The leaky bucket algorithm provides a constant output rate based on an input, and where the maximum capacity is exceeded, inputs are ignored.
Goal: Implement a leaky bucket algorithm, where you have:
- Maximum capacity (an integer)
- Leak rate as a parameter
Test cases in Scala
Algorithm in Scala
78 lines of Scala (compatible versions 2.13 & 3.0).
We implement several aspects: a LeakyBucket class to contain our state (immutable), as well as a class to describe the leak rate. As a result of the algorithm we also need to implement an extension function `dequeueUpToN`, which allows to dequeue up to `n` values from a Queue (and return 'None' if there are no values at all to dequeue). (this is © from www.scala-algorithms.com)
Scala concepts & Hints
Def Inside Def
A great aspect of Scala is being able to declare functions inside functions, making it possible to reduce repetition.
It is also frequently used in combination with Tail Recursion.
The 'Option' type is used to describe a computation that either has a result or does not. In Scala, you can 'chain' Option processing, combine with lists and other data structures. For example, you can also turn a pattern-match into a function that return an Option, and vice-versa!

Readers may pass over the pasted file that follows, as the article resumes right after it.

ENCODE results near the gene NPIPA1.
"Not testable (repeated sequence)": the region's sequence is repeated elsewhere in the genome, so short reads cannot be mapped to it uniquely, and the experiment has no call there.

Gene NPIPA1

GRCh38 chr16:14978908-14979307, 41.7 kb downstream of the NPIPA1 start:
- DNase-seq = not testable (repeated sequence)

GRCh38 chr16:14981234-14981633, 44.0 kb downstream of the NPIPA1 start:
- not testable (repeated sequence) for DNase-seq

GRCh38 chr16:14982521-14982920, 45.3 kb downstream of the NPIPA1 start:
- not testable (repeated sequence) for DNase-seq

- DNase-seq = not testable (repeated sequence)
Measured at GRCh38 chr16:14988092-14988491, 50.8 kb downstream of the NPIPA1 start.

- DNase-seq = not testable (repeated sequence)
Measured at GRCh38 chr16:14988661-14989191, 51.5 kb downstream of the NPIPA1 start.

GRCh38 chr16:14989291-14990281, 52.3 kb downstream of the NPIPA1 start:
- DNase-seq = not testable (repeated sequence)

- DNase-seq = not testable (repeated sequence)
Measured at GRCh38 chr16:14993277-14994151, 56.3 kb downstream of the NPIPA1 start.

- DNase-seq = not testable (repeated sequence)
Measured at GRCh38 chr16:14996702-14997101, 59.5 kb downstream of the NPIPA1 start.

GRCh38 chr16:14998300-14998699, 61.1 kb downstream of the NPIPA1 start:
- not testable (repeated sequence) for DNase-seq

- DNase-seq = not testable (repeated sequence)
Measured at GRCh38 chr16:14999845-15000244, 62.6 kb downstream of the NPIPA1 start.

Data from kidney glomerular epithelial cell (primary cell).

Pattern matching in Scala lets you quickly identify what you are looking for in a data, and also extract it.
Stack safety is present where a function cannot crash due to overflowing the limit of number of recursive calls.
This function will work for n = 5, but will not work for n = 2000 (crash with java.lang.StackOverflowError) - however there is a way to fix it :-)
In Scala Algorithms, we try to write the algorithms in a stack-safe way, where possible, so that when you use the algorithms, they will not crash on large inputs. However, stack-safe implementations are often more complex, and in some cases, overly complex, for the task at hand.
In Scala, tail recursion enables you to rewrite a mutable structure such as a while-loop, into an immutable algorithm.